However, the heart and soul of this movie is Lily Gladstone as Mollie Burkhart. Though her perspective isn’t the forefront like in Grann’s novel, she’s still a prominent character in the vast conspiracy against her people. It’s a quiet and contemplative performance, but so much of the film's power is in her stare. From expressing love and happiness to deep contempt and anger, Gladstone elevates the film with her perseverance in the face of violence. As the woman who managed to bring this case to get actual attention, Gladstone’s quiet and contemplative nature only shows Mollie Burkhart’s power and place in history. A performance so powerful that one hopes that this performance, story and Grann’s own book, cement Mollie’s name in history. It’s by far the performance of the year.


We can’t talk about another Scorsese movie without talking about his directing. A career over fifty years, and he expresses no intention of slowing down (with plans to adapt another David Grann novel, The Wager). Looking at his body of work, you can tell his language in the medium is ever so evolving - adding to many ideas represented in his films. His more violent imagery may stick to some more than others, but to me it’s his more confrontational images, and his images that mix the spiritual and surreal. Many of Scorsese’s images harken back even further than his own body of work; some of the most vital images of early film history - perhaps even interrogating cinema’s own complacency in white supremacy.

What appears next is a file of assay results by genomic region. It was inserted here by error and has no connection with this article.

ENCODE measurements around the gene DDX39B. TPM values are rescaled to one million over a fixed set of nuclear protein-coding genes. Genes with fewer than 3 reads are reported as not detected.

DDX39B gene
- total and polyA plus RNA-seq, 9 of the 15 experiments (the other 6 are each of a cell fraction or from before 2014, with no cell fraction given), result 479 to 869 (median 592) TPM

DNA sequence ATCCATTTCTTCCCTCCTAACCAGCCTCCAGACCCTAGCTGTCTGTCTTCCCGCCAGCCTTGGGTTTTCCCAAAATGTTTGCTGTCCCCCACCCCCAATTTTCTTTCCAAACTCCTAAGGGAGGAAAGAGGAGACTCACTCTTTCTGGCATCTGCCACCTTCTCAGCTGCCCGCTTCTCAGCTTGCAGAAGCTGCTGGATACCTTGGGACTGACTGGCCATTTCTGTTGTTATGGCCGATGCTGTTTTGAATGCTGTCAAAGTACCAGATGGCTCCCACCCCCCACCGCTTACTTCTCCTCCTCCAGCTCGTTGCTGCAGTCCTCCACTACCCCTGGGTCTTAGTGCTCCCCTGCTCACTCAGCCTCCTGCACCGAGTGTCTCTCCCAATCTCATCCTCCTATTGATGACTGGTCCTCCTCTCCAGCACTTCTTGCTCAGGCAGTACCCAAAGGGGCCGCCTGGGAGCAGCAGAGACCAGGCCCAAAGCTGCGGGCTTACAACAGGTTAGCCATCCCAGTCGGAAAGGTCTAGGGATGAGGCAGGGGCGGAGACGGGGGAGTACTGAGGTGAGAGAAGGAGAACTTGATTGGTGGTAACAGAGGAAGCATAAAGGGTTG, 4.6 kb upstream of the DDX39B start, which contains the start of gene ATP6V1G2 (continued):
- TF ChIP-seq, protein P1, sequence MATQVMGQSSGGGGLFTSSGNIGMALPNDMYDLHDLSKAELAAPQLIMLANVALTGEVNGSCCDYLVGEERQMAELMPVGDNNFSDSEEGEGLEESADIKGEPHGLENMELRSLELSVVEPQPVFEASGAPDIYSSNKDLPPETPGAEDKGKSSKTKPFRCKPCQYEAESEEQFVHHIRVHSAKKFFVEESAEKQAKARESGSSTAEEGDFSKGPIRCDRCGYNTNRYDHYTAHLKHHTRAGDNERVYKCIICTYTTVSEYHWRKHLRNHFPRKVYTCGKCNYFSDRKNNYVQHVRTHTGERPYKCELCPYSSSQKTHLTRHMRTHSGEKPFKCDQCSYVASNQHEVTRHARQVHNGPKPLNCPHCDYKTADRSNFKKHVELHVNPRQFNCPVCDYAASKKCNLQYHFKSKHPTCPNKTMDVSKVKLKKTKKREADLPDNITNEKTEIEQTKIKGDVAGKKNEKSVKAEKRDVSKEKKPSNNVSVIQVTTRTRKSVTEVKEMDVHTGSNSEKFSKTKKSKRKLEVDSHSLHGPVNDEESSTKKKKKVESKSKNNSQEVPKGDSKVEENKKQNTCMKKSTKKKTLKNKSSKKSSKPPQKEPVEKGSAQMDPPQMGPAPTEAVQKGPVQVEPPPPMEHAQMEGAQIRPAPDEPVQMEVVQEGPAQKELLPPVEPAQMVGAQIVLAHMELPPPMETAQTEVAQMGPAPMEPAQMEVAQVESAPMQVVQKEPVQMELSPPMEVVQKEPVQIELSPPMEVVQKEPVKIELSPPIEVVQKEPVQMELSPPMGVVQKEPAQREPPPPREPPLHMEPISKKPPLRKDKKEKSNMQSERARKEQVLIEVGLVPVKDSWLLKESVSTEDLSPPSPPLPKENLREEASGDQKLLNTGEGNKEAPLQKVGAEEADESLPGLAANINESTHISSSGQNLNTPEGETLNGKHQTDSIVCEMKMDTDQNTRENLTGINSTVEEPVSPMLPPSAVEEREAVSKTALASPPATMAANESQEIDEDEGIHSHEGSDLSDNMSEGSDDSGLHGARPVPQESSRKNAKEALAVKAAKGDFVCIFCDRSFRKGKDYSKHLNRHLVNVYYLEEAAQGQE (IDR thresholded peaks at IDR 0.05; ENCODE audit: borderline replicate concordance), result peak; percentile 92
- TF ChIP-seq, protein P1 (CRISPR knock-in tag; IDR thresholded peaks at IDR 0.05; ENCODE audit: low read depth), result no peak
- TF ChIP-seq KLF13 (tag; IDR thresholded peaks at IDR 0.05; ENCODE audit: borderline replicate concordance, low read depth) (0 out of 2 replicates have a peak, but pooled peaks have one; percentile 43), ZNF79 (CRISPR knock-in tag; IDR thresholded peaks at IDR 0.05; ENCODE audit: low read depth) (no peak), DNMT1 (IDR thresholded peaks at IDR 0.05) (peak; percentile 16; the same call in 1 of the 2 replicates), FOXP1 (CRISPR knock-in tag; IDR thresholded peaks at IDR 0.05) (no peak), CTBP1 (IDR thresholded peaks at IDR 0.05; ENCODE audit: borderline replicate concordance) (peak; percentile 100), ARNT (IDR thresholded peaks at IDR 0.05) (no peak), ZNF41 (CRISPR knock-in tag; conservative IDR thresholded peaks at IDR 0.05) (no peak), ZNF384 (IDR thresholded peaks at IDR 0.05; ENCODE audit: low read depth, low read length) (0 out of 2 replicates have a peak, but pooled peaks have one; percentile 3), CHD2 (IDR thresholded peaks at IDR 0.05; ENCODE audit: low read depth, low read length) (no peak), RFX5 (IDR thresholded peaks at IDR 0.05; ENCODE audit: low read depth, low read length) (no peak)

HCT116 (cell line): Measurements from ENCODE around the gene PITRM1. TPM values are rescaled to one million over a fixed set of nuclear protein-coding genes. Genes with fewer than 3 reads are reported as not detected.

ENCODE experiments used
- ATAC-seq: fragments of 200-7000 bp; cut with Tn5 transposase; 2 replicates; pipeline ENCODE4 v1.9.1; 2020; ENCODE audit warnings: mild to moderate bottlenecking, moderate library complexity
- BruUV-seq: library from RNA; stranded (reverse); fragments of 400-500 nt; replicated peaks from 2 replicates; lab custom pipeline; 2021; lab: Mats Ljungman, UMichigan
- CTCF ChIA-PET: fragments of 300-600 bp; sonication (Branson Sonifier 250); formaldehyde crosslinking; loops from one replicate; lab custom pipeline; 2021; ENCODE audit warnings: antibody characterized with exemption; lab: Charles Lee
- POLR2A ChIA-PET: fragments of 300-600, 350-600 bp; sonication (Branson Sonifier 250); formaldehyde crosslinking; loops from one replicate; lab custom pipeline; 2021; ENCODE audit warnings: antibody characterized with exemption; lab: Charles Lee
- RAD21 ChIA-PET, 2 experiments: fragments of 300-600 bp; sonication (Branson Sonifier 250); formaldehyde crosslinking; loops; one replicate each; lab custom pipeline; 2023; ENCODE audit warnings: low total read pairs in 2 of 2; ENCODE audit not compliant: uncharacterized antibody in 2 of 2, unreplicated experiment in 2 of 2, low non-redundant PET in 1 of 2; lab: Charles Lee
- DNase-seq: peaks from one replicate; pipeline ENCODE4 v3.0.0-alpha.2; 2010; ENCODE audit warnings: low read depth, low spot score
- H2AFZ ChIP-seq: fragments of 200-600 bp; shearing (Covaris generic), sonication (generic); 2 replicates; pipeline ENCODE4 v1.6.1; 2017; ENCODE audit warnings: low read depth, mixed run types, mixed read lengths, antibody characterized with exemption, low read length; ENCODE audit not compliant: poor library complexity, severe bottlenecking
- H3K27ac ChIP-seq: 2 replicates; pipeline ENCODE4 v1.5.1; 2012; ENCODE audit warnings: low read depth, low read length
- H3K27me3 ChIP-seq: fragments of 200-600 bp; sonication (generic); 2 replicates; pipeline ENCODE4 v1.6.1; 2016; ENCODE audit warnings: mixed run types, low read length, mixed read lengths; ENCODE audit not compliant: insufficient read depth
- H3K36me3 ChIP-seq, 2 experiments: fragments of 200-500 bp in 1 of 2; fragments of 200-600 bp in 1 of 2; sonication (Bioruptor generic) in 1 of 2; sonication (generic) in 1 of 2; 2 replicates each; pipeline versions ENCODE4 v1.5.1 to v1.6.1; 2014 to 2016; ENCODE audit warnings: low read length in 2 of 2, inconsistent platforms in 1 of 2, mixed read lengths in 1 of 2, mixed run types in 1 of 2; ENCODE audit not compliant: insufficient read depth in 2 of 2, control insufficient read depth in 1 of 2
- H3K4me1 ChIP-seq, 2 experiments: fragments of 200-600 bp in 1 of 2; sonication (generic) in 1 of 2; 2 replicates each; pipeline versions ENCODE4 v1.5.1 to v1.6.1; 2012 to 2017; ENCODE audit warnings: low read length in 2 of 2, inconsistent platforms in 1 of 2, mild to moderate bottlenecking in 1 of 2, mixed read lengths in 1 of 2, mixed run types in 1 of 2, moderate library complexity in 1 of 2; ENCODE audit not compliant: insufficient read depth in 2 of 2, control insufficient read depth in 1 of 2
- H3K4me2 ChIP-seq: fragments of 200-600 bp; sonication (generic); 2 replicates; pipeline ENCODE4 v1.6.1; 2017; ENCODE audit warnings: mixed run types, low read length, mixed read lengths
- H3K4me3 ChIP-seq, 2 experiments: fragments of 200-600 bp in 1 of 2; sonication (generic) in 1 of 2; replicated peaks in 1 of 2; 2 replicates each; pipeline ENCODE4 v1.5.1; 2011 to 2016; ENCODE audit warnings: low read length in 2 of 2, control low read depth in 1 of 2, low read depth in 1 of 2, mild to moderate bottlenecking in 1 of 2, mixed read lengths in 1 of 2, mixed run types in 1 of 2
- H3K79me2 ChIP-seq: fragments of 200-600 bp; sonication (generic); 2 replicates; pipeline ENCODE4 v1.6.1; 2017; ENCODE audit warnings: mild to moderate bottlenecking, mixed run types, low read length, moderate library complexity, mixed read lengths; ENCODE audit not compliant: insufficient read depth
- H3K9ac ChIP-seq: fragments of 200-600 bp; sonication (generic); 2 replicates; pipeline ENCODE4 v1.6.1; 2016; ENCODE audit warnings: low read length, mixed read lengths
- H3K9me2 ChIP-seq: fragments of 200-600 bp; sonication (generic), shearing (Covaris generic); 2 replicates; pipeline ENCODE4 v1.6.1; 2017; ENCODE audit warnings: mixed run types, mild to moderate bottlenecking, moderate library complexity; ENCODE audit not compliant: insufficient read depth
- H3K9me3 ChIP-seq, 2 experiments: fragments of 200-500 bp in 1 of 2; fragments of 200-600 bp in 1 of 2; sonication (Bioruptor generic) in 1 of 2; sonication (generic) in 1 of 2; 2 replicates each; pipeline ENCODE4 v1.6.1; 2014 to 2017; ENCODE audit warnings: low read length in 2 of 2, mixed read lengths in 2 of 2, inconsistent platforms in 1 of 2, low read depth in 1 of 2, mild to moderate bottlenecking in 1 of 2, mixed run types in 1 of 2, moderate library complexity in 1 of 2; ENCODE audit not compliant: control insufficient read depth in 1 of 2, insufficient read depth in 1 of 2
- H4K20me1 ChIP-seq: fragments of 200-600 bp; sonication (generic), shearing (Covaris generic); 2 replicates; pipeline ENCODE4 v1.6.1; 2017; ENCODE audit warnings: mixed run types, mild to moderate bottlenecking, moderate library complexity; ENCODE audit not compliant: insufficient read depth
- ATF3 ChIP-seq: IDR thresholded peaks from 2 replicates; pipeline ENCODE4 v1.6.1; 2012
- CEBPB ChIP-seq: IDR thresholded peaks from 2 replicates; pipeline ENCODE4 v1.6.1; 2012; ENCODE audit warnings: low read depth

Marty once again teams up with his seasoned editor, Thelma Schoonmaker, to edit this colossal epic. Though, perhaps the film’s gargantuan runtime may intimidate some, Schoonmaker's structure of editing allows the film to move with propulsive pace, and allows the viewer to truly get lost in the rolling hills of Osage County. Don’t try to just think of the plot; think of the images Schoonmaker and Scorsese cut between. Length becomes irrelevant once you engage in the deep conversation they want you to have with these images, and however that conversation goes, you’ll leave cinematically enriched. And last, this is sadly the last collaboration between Scorsese and musician Robbie Robertson, who unfortunately passed away in August earlier this year. It’s a bittersweet departure. Robertson’s score to Killers of the Flower Moon is an understated element to the film’s rhythm. 


This is, by all means, a monumental film. As Scorsese brings a most damning American epic, he also brings one of his grandest achievements of his career. It’s an ugly dark heart of a film in a wolf's den, but one that excellently contemplates and reckons with a violent American past that should never be forgotten. DiCaprio and De Niro turn in obviously exceptional performances, but hopefully this will be a film to shoot Lily Gladstone into the stratosphere as one of this generation's most fearless performers. Though he’s not done just yet, we shouldn’t take Marty’s films for granted - sooner or later, we’re going to stop getting them.